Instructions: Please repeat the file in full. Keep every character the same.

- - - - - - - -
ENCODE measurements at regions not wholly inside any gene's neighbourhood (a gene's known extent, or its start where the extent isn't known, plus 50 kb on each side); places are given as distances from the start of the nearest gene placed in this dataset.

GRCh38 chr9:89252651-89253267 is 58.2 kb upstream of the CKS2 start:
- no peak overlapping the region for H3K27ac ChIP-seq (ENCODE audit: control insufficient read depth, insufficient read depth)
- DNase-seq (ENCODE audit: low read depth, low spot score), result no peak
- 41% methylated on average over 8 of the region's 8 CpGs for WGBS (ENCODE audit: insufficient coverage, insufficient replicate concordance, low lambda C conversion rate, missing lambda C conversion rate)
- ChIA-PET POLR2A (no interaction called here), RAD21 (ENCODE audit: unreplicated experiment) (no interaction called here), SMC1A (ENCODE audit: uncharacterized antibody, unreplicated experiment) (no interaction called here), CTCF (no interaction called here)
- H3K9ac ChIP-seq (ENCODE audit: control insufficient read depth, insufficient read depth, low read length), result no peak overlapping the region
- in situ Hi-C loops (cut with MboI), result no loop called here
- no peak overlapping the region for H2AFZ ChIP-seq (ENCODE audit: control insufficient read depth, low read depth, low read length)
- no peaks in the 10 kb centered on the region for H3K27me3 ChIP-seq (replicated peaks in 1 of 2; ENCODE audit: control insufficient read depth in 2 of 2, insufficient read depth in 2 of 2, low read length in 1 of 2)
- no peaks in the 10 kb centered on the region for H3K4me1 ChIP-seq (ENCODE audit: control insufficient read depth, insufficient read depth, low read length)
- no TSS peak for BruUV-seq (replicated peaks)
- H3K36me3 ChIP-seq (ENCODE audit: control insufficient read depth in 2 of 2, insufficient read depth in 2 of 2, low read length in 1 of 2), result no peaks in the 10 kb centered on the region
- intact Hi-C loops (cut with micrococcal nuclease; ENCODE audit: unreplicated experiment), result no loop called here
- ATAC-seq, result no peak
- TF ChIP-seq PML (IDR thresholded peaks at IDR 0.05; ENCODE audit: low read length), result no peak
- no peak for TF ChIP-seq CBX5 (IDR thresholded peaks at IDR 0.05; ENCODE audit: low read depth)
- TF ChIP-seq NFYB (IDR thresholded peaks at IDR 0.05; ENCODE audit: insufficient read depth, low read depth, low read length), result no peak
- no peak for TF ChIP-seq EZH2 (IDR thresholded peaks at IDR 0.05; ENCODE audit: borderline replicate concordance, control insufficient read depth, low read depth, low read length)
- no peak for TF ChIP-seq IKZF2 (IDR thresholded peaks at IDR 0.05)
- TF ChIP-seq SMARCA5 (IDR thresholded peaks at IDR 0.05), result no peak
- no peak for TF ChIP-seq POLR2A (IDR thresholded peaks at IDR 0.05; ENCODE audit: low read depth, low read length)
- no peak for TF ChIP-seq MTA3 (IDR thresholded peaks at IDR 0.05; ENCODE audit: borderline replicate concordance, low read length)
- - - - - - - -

ENCODE measurements at regions not wholly inside any gene's neighbourhood (a gene's known extent, or its start where the extent isn't known, plus 50 kb on each side); places are given as distances from the start of the nearest gene placed in this dataset.

GRCh38 chr9:89252651-89253267 is 58.2 kb upstream of the CKS2 start:
- no peak overlapping the region for H3K27ac ChIP-seq (ENCODE audit: control insufficient read depth, insufficient read depth)
- DNase-seq (ENCODE audit: low read depth, low spot score), result no peak
- 41% methylated on average over 8 of the region's 8 CpGs for WGBS (ENCODE audit: insufficient coverage, insufficient replicate concordance, low lambda C conversion rate, missing lambda C conversion rate)
- ChIA-PET POLR2A (no interaction called here), RAD21 (ENCODE audit: unreplicated experiment) (no interaction called here), SMC1A (ENCODE audit: uncharacterized antibody, unreplicated experiment) (no interaction called here), CTCF (no interaction called here)
- H3K9ac ChIP-seq (ENCODE audit: control insufficient read depth, insufficient read depth, low read length), result no peak overlapping the region
- in situ Hi-C loops (cut with MboI), result no loop called here
- no peak overlapping the region for H2AFZ ChIP-seq (ENCODE audit: control insufficient read depth, low read depth, low read length)
- no peaks in the 10 kb centered on the region for H3K27me3 ChIP-seq (replicated peaks in 1 of 2; ENCODE audit: control insufficient read depth in 2 of 2, insufficient read depth in 2 of 2, low read length in 1 of 2)
- no peaks in the 10 kb centered on the region for H3K4me1 ChIP-seq (ENCODE audit: control insufficient read depth, insufficient read depth, low read length)
- no TSS peak for BruUV-seq (replicated peaks)
- H3K36me3 ChIP-seq (ENCODE audit: control insufficient read depth in 2 of 2, insufficient read depth in 2 of 2, low read length in 1 of 2), result no peaks in the 10 kb centered on the region
- intact Hi-C loops (cut with micrococcal nuclease; ENCODE audit: unreplicated experiment), result no loop called here
- ATAC-seq, result no peak
- TF ChIP-seq PML (IDR thresholded peaks at IDR 0.05; ENCODE audit: low read length), result no peak
- no peak for TF ChIP-seq CBX5 (IDR thresholded peaks at IDR 0.05; ENCODE audit: low read depth)
- TF ChIP-seq NFYB (IDR thresholded peaks at IDR 0.05; ENCODE audit: insufficient read depth, low read depth, low read length), result no peak
- no peak for TF ChIP-seq EZH2 (IDR thresholded peaks at IDR 0.05; ENCODE audit: borderline replicate concordance, control insufficient read depth, low read depth, low read length)
- no peak for TF ChIP-seq IKZF2 (IDR thresholded peaks at IDR 0.05)
- TF ChIP-seq SMARCA5 (IDR thresholded peaks at IDR 0.05), result no peak
- no peak for TF ChIP-seq POLR2A (IDR thresholded peaks at IDR 0.05; ENCODE audit: low read depth, low read length)
- no peak for TF ChIP-seq MTA3 (IDR thresholded peaks at IDR 0.05; ENCODE audit: borderline replicate concordance, low read length)